Is there anything wrong with that? After all, you probably aren't aware that I spent much of my earlier life living in rural and northern communities where fishermen's boots and snowmobile jackets were not only the style of the day but were plain necessities for that kind of lifestyle. In fact, when I moved south I didn't know how to wear high heels, I kept dollars and change in my jacket along with spark plugs for my snowmobile and I wore a traditional Canadian tuque on my head for warmth. I didn't own a single co-ordinating shirt and blouse set. And I didn't own an outfit that sported a beautiful broach on the shoulder like Sarah Palin or Queen Elizabeth for that matter. I owned a parka! After all, where I lived at the time required that I be practical.
I remember clearly my experience in moving to Winnipeg. Believe me, it was culture shock. I would always forget to lock my house and car doors. I would forget my purses wherever I went. My eyes blurred when I went into a mall and saw all those clothes and their raging colours hanging on the racks. I felt claustrophobic from so many things to choose from. I was used to going in a boat across the lake to the Northern Store where I had two outfits to choose from. Other times I would sit and glance through the Sears catalogue wondering what to buy, what size was appropriate and what it would cost for shipping.
When I moved to Winnipeg I was a single mom with two children in tow. I had few financial resources but thankfully creativity was a strong suit. I bought a wonderful book on how to dress for success. The photos showed large examples of colour and style and taught me to take one clothing outfit and through mixing and matching with a few additional items, turn this outfit into practically a whole new wardrobe. Believe me, the low cost Nygard outlet store and I became good friends.
But what I remember the most about my dress for success strategy was my "city hat"....you see, when I had to toss off my tuque because it wasn't appropriate for city life, I went and bought my first "professional/formal" hat. I wore it all one winter until one of my colleagues confronted me and demanded to know why I was trying to make myself so different from them. Here I was, first year in the city, being accused of being elitist, of being snobby and trying to make myself look better than my fellow workers. I was devastated. I was really hurt, because in my mind I was just trying to keep my head warm! I didn't realize I was breaking a style code and/or attempting to create my own personal brand.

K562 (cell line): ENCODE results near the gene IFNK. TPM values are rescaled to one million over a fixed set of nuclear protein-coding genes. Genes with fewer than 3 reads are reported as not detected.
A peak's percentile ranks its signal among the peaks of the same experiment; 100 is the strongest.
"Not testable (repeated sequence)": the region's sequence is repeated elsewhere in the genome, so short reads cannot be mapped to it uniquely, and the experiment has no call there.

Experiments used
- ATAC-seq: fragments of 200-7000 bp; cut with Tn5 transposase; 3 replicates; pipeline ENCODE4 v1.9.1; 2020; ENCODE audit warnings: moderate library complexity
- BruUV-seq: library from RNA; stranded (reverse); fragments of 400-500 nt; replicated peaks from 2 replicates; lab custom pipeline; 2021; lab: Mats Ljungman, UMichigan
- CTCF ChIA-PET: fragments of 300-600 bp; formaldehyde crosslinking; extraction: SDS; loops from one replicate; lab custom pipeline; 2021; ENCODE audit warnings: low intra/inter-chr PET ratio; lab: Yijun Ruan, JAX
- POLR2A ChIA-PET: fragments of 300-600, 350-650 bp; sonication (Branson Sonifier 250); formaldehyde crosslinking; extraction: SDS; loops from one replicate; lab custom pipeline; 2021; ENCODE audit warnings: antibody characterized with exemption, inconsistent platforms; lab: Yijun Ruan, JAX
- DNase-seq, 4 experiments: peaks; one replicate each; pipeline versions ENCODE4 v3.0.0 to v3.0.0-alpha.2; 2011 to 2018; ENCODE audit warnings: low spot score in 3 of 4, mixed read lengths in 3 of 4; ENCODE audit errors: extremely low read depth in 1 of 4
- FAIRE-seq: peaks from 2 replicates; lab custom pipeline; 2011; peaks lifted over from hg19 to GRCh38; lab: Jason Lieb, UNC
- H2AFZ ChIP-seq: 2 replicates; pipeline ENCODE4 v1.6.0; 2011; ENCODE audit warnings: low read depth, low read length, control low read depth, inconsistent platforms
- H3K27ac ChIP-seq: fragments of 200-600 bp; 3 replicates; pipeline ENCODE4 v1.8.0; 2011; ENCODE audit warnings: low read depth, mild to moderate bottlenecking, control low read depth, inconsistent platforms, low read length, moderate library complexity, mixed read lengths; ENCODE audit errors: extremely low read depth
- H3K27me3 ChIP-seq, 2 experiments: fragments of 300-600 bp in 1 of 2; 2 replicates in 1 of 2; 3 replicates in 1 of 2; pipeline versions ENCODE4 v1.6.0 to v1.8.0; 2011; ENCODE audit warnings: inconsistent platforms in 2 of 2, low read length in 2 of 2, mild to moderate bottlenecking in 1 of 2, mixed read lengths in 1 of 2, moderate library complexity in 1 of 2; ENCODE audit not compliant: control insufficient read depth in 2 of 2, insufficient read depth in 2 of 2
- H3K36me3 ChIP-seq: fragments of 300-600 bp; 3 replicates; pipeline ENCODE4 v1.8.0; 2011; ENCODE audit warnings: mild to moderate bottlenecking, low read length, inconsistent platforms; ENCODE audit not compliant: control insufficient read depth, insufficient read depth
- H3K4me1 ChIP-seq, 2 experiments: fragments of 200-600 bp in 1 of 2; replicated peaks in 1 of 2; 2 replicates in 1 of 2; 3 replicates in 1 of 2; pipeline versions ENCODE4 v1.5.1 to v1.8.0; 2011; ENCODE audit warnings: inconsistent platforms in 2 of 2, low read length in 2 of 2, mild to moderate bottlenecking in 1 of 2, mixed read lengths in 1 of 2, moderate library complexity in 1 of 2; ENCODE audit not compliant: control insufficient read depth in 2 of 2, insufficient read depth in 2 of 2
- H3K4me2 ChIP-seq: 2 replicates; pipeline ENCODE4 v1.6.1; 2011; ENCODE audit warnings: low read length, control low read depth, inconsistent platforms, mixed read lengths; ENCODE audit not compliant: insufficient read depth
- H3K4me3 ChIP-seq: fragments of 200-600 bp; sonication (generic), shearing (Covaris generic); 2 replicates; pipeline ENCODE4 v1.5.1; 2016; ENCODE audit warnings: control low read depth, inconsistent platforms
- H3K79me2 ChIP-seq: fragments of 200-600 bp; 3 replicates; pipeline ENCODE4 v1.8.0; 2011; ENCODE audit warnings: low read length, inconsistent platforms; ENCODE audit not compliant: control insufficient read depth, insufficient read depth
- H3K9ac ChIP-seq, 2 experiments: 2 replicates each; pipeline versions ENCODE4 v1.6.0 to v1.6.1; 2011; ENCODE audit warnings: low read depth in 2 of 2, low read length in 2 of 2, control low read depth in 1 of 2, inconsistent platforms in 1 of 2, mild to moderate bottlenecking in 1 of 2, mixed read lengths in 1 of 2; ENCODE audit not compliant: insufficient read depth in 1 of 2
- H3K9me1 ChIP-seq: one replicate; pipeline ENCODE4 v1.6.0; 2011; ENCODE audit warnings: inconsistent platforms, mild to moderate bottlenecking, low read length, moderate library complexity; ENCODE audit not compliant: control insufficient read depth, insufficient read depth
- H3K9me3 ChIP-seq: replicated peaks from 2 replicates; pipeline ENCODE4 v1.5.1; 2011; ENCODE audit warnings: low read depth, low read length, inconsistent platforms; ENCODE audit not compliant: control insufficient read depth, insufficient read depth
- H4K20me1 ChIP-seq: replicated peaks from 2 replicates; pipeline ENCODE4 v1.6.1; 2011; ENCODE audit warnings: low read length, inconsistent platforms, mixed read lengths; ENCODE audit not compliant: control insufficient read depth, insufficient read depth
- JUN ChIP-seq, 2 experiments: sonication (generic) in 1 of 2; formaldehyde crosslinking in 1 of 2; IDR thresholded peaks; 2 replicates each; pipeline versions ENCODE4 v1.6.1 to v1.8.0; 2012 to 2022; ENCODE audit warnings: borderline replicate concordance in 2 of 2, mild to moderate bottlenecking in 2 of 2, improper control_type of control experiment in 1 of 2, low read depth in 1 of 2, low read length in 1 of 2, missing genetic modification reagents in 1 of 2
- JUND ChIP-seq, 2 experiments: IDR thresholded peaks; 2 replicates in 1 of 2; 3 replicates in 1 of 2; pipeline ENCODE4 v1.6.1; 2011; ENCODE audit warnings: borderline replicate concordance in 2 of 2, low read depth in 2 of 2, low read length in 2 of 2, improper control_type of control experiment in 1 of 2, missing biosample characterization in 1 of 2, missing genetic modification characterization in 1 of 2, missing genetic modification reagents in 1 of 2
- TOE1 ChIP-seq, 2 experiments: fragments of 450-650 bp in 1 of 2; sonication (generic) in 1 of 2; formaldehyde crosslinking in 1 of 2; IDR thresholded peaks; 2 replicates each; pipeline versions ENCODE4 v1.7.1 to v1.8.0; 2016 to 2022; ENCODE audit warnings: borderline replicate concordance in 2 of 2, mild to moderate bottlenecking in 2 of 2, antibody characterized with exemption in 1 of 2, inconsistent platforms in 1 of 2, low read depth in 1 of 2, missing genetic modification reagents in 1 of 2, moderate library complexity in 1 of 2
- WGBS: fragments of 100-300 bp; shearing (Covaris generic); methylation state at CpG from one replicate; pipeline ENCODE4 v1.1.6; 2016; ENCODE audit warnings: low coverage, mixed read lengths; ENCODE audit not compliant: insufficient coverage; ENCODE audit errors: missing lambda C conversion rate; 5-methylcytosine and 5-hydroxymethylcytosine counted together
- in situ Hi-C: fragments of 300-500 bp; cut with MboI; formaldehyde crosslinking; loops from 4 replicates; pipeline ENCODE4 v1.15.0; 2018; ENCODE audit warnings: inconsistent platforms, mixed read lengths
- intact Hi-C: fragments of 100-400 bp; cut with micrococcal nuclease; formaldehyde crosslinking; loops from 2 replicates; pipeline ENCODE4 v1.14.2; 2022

That's why I can empathize with Palin. She was plucked out of a northern style of life where the focus for clothing is warmth, comfort and practicality. She was thrown into a fashion lifestyle that is in complete contradiction to what she was accustomed to and what she typically dressed for. Her new environment was not only southern but also extremely elegant, fashionable, elitist and consists of a lot of families with a lot of old money who think nothing of dropping a few thousand dollars on a single suit. She was entering a world where impression and looks are everything.
Sarah's campaign advisers knew that a candidate and family prancing around the country with their snowsuits, snowmobile helmets and fishing boots just wouldn't do. They knew that a vice-presidential candidate needed to look presidential and that means Sarah's comfortable wrinkle free, blue jean pant suit that had lost a bit of its shine had to be thrown aside.
Her advisers knew they had to dress the family for success southern style because the whole world is looking. They also knew that Sarah's pearly whites, smiling eyes and friendly winks were folksy attractions but that success really requires looking like a million bucks. And, not only must a presidential candidate look like a million bucks, so must their family members!
So the advisers went about outfitting the family in clothing that would be acceptable to the mainstream society and attractive to voters. While it might have been the right thing to do, the strategy required money -- $150,000 ,so it's been reported. But instead of achieving the dress for success strategy, Palin and her family were made fun of and exposed to national ridicule. Instead of success, she was painted as a "country bumpkin" in camouflage.
At the same time, we heard very little about the behind the scenes dress for success planning for the male candidates and their families. Do you really believe these candidates co-ordinated their own shirts, ties and socks with the wardrobes of their spouses and children? Do you really believe their adviser didn't seriously consider where each candidate was travelling, what speaking forum was expected and whether formal or informal dress code was acceptable or not? Do you really believe that any one of the male candidates was parading around in anything less than a $1,500 Hugo Boss suit? I don't think so.
In terms of looking like a million bucks, the Palin dress for success plan worked. But unfortunately, she and her family were ridiculed for the cost of the strategy. However, the entire situation serves to emphasize just how important the dress for success model continues to be in our society. In fact, image consulting is now an industry unto itself. For myself, I've gotten over the horror experienced years ago when I was accused of being elitist. Instead, I look at dress for success and my own personal brand as a means of feeling good about who I am.
About the author
Barbara J. Bowes, FCHRP, CMC is president of Legacy Bowes Group. She is also host of the weekly BowesKnows radio show and is the author of Resume Rescue and Taming the Workplace Tigers. She can be reached at firstname.lastname@example.org://www.barbarabowes.com
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